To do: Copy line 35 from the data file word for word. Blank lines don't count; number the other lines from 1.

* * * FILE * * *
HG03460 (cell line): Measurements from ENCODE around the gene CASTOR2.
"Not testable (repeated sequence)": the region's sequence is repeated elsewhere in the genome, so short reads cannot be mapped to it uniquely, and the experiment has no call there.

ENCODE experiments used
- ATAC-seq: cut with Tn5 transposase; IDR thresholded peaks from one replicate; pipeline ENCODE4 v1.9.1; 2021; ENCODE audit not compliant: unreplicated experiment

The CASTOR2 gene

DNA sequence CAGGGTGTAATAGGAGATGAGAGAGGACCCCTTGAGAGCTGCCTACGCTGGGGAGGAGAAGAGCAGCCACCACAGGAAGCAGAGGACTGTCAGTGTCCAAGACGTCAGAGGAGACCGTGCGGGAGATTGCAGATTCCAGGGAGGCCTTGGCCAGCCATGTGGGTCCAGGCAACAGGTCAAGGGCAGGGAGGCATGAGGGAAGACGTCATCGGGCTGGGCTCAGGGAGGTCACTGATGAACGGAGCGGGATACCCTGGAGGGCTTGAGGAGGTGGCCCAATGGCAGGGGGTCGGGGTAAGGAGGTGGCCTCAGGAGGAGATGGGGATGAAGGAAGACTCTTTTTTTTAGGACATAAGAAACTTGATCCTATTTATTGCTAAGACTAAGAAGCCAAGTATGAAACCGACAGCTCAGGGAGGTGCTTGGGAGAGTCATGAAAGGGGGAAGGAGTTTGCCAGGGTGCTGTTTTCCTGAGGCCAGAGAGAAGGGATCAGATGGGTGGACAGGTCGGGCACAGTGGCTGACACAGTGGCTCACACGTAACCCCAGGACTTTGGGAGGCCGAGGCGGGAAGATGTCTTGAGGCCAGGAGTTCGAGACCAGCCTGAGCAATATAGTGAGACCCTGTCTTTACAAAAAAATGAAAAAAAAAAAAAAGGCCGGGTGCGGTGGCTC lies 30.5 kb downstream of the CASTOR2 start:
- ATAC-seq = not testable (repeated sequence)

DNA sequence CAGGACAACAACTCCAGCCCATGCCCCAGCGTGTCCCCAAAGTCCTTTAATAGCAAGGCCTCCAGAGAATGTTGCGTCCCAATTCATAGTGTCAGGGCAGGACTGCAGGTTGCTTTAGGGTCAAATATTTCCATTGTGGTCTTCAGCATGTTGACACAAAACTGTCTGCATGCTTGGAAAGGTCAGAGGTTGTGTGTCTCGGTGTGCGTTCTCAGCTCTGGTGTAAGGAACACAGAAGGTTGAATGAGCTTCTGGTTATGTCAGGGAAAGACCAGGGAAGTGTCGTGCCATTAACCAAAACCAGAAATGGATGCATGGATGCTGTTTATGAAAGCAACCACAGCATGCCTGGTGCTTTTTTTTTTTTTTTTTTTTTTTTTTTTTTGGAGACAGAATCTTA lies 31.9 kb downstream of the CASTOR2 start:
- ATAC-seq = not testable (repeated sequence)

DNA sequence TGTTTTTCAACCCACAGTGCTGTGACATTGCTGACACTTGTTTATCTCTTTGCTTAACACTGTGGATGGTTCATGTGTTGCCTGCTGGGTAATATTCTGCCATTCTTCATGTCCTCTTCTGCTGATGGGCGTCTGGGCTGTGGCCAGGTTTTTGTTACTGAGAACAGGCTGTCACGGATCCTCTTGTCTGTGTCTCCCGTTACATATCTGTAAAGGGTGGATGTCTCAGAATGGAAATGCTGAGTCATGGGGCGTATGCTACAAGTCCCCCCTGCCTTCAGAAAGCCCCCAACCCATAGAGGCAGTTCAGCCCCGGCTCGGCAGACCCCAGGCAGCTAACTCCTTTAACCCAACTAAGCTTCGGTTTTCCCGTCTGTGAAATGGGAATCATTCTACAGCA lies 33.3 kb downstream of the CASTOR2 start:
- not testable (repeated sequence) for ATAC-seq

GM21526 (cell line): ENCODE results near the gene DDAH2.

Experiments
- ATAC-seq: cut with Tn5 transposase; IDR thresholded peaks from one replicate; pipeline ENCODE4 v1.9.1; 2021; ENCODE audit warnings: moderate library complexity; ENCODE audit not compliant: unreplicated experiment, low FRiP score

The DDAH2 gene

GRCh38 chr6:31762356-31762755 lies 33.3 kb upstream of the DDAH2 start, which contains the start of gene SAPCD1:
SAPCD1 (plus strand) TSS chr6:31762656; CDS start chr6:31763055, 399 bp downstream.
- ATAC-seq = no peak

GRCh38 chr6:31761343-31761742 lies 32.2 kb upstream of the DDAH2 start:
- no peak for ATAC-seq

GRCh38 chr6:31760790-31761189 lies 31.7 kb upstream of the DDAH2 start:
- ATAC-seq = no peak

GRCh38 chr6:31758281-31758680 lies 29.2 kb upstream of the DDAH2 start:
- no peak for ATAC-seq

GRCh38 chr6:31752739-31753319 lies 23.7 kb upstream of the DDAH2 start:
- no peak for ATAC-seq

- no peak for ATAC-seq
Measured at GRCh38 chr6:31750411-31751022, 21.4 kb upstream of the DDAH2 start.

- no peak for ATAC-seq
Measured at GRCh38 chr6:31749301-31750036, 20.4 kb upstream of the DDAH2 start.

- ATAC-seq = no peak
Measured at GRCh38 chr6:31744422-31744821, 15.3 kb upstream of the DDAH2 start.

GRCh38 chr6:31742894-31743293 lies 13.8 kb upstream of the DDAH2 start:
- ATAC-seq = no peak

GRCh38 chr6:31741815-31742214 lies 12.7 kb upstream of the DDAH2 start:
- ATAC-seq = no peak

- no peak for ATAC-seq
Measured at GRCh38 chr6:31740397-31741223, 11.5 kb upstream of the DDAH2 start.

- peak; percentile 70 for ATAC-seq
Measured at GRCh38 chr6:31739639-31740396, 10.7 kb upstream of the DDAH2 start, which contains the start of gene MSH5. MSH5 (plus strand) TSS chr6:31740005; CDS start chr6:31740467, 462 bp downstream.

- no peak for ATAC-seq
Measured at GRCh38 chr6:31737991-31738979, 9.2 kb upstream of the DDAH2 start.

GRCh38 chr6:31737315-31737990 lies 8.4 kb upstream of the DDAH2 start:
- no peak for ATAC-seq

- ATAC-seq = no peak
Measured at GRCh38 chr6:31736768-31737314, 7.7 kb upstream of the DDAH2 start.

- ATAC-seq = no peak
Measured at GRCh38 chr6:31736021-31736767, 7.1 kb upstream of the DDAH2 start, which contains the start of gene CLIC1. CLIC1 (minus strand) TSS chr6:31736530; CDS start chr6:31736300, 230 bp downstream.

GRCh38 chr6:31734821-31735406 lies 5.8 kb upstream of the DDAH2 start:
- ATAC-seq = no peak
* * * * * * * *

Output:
GRCh38 chr6:31741815-31742214 lies 12.7 kb upstream of the DDAH2 start: